Cottage, cabin, lodge, camp — or just “the lake.” For most Canadians (especially Muskokans) the words are Proustian, not unlike the psychological/philosophical thoughts and feelings of a Walden Pond — or even a Golden Pond. (Canadian cottage life is not without its family squabbles.)
Muskoka may not be as comprehensive an examination of the state of the nation and the human species as Walden Pond, but I know that Muskoka residents (permanent or seasonal) would nod their heads in agreement with statements by Thoreau such as “I learned this, at least, by my experiment; that if one advances confidently in the direction of his dreams, and endeavors to live the life which he has imagined, he will meet with a success unexpected in common hours.” Or better yet: “I would rather sit on a pumpkin and have it all to myself, than be crowded on a velvet cushion.”
Muskoka is an uncommon dream realized, and a template for all “cottage life.” It is the stuff of dreams in the New World to which people came to escape the madding crowd and to take profit and pleasure from this world’s extensive natural resources. The challenge now — this is a global issue — is to keep those resources sustainable.
The Muskoka Lakes are numerous and of all shapes and sizes but the three main ones are actually interconnected lakes: Lake Rosseau, Lake Joseph, and the larger Lake Muskoka. The name Muskoka is presumed to come from the name of an Algonquin chief “Misquuckkey.” It is also an area that was explored by great names in Canadian history such as Samuel de Champlain, John Graves Simcoe, and David Thompson. The area was opened up to settlement when the government began buying land through a treaty with 36 Chiefs of the Ojibwa Nation. This was also part of the government’s concerted policy of expansion northward into what was called Canada West. It was also part of the Free Land Grant Act of 1868 under which homesteaders were given land in exchange for opening up the region.
Having come from crowded Europe, early settlers found in the Muskoka area an idyllic landscape and relatively easy to get around in because of the inland waterways. But it was an ordeal to get there from the southern regions which were already populated. And that of course is the conundrum; Muskoka was what it was because of where it was.
And as the region developed as a major travel and tourism district, the scenic splendour drew more and more people. Today, it is the destination of choice for many Canadians in the southern part of Ontario but also for visitors from overseas and from the United States for whom the natural amenities, the diversity of accommodation and activities, and the favourable currency exchange rate are the main attractions. Fortunately, Muskoka has not yet experienced what that great philosopher Yogi Berra described when he said, “The place has gotten so popular that nobody goes there anymore.”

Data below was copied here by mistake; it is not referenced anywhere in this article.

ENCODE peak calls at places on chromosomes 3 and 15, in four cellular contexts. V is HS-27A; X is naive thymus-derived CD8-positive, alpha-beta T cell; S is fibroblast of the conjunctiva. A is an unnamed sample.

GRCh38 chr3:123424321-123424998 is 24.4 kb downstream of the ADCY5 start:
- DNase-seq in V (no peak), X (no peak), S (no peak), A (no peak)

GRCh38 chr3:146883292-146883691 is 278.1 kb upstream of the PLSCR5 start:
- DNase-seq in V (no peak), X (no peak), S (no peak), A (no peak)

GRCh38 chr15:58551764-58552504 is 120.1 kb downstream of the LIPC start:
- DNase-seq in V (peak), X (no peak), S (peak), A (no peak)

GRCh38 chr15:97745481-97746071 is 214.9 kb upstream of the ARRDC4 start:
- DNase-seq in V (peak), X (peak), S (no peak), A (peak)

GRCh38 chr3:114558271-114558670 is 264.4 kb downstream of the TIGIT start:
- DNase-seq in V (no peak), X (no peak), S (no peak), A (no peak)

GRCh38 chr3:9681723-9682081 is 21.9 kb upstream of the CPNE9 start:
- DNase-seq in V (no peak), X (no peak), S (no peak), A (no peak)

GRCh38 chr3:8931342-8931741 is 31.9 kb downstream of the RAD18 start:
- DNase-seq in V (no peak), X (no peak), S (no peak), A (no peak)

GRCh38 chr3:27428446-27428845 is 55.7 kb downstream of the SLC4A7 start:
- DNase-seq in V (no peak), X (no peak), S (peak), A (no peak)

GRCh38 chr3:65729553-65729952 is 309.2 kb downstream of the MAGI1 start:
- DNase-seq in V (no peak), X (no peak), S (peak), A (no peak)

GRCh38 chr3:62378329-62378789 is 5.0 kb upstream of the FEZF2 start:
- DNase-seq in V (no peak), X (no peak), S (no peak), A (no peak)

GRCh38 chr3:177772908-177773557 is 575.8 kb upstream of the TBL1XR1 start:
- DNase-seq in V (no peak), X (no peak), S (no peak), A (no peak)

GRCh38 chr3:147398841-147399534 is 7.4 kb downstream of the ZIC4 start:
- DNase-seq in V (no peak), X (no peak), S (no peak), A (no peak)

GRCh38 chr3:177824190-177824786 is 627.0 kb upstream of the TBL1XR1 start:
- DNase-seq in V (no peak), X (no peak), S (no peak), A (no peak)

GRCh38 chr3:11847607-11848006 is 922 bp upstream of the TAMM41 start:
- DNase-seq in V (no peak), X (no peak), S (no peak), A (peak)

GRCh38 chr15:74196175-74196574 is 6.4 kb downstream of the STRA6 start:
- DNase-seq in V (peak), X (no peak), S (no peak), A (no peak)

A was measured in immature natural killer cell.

In many ways, Muskoka is the extension of the frontier spirit. It may seem rather incongruous that early settlers came to this country, made long journeys through the Great Lakes system, and built their cities and towns in what was virgin territory, only — at the beginning of the 20th century — to begin escaping those cities again and heading back to nature. We are such a restless lot. For some, the disagreeable memories of industrial cities in homelands such as Britain soon started to raise their ugly heads again. And of course today, as is the case in so many developed nations elsewhere, there is a love-hate relationship with cities but an even stronger love relationship with the kind of natural beauty that Muskoka offers.
Exploring the Canadian Shield
To understand Muskoka, you also have to understand rocks; the Canadian Shield to be precise.
They are one of the first things you notice when you drive north on Highway 11 and enter Muskoka. Great pink and grey granite outcroppings along the side of the road — and through which that road has often been blasted — are just the tip of the geological iceberg. The Shield is a vast area that (if you look at a map of Canada) surrounds Hudson Bay and covers much of Ontario and Québec in a shield-like formation. The more you enter the heart of Muskoka, the more you realize that these hard crystalline rocks (granite and gneiss) with their streaks and bands of minerals glinting in the sun are quintessential Muskoka. Later, when you sun yourself on these same rocks beside the water, you start to realize that Muskoka has its own unique beauty but also a topographic texture that is not found in too many other places.